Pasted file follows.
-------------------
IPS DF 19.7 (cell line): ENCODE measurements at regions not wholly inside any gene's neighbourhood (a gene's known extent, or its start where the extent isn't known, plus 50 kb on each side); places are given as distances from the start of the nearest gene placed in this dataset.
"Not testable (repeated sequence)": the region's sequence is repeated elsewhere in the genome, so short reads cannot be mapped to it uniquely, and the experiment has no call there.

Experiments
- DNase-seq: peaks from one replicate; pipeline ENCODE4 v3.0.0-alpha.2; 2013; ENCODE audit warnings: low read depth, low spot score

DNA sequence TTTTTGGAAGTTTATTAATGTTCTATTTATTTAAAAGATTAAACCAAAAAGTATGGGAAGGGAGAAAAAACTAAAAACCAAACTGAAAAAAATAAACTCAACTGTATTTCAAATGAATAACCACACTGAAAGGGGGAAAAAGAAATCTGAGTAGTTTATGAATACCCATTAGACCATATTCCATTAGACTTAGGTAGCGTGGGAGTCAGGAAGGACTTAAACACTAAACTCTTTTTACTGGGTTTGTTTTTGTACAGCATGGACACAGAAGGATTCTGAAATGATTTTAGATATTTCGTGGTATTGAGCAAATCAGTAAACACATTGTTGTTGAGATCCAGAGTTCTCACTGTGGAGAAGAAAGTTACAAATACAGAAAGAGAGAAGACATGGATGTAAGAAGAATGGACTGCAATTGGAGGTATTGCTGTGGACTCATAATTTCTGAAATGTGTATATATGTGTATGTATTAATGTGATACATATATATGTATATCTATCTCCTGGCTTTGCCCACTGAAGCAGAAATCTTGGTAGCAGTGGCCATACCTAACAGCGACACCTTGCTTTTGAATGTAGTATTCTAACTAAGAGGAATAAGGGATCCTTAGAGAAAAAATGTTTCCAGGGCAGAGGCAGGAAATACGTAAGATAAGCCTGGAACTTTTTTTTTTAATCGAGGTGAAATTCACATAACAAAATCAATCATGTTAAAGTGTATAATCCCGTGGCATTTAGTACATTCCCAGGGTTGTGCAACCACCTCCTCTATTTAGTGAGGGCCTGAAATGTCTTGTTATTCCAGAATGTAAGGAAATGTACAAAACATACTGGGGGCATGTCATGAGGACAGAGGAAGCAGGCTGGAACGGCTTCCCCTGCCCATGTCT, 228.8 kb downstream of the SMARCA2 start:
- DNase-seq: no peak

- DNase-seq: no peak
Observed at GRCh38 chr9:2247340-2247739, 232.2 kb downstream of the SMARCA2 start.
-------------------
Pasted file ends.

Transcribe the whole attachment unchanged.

IPS DF 19.7 (cell line): ENCODE measurements at regions not wholly inside any gene's neighbourhood (a gene's known extent, or its start where the extent isn't known, plus 50 kb on each side); places are given as distances from the start of the nearest gene placed in this dataset.
"Not testable (repeated sequence)": the region's sequence is repeated elsewhere in the genome, so short reads cannot be mapped to it uniquely, and the experiment has no call there.

Experiments
- DNase-seq: peaks from one replicate; pipeline ENCODE4 v3.0.0-alpha.2; 2013; ENCODE audit warnings: low read depth, low spot score

DNA sequence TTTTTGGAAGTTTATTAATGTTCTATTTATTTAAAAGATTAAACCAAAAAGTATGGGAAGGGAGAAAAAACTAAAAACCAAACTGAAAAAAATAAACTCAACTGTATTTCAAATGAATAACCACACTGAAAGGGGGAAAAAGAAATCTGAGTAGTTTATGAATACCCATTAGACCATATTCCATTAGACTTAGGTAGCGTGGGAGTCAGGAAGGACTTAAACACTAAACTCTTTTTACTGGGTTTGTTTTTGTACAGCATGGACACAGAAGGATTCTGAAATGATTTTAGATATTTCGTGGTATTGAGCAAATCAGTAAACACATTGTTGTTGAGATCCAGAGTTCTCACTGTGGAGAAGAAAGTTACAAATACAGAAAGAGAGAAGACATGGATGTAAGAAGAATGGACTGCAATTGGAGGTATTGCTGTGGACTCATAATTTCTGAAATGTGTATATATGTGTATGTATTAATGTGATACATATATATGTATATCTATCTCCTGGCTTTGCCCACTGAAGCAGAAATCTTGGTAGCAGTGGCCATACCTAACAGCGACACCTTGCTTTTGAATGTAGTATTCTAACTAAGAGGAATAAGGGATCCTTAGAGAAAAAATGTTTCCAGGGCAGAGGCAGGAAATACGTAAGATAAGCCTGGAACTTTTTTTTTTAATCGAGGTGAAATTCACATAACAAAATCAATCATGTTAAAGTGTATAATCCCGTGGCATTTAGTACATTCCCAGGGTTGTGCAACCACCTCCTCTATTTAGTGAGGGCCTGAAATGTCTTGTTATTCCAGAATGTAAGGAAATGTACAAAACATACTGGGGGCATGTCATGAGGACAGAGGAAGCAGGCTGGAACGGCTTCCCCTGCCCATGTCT, 228.8 kb downstream of the SMARCA2 start:
- DNase-seq: no peak

- DNase-seq: no peak
Observed at GRCh38 chr9:2247340-2247739, 232.2 kb downstream of the SMARCA2 start.